boom in e-readers and the benefits that e-books have over print. And often, discussions surrounding the move to digital texts involves our enhanced ability to read and store our libraries, particularly via mobile devices.We've written a lot this year about the
But a new project available in Google Labs today - Books Ngram Viewer - highlights some of the other benefits of digitizing texts beyond better reading and storage. So let me invoke my former life as a literature PhD student here to say, "This is incredibly farking cool."
Visualizing the History of the Usage of 500 Billion Words
Using Google's Books Ngram Viewer, you can now visualize how language and literature have changed over time, by searching a subset of the more than 15 million books that Google has digitized since 2004. All told, today's datasets contain more than 500 billion words from 5.2 million books in Chinese, English, French, German, Russian, and Spanish.
The datasets contain phrases of up to five words with counts of how often these occurred each year, providing a great deal of insight - for scholars and casual word hounds - into how language usage changes over time. The datasets were the basis of a research project led by Harvard University's Jean-Baptiste Michel and Erez Lieberman Aiden and published today in Science that demonstrates how quantitative analysis of texts can offer new insights into areas including censorship, technology adoption, and cultural memory.
And now Google has put that visualization tool into everyone's hands, along with the ability to download the raw data.
Language, Literature, Culture Over Time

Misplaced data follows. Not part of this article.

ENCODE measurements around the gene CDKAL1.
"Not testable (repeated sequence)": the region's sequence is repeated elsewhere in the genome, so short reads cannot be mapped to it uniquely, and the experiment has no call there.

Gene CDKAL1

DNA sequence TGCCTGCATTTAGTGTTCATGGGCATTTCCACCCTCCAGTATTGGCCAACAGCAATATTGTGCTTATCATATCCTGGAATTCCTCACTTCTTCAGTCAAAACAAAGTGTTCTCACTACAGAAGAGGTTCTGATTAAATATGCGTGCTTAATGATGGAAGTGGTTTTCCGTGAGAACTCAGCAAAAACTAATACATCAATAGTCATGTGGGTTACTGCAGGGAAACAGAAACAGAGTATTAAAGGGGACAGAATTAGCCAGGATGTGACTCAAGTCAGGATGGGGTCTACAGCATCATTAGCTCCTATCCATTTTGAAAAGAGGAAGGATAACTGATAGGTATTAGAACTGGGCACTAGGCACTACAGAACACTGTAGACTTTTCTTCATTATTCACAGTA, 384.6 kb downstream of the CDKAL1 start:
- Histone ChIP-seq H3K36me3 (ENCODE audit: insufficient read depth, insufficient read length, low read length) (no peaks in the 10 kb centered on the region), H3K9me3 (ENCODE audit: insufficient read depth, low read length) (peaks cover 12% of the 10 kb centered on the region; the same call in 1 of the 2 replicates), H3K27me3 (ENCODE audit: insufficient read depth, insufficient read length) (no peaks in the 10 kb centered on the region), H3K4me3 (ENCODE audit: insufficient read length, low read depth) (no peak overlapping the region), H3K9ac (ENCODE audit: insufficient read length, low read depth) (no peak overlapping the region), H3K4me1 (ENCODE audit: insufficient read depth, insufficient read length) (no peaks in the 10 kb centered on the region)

Take the word "farking" that I used above. Usage of the word has risen and fallen over the years, skyrocketing not surprisingly once it became the curse-du-jour in the reprised Battlestar Galactica series. If that's too pedestrian, compare the changing usage for spaceship, spacecraft, rocket, and UFO. Or the frequency of communism, anarchism, socialism, and capitalism over the course of the twentieth century. Or the decline of man.
New Quantitative Tools for Scholars
By mining this data, scholars are able to shed new light onto many things we've long assumed about literature, language and culture. According to Dan Cohen, the Director of the Center for History and New Media at George Mason University (whose work on the datasets, specifically the Victorian era, was featured in a recent article in The New York Times), the release of the Ngram Viewer is a "real win" as it provides "an easy-to-use research site and, even better, the raw data behind it."
This is an incredible amount of data, a boon to researchers in both the humanities and social sciences. as well as a pretty fun tool for the more casual lit-geeks and word-lovers among us.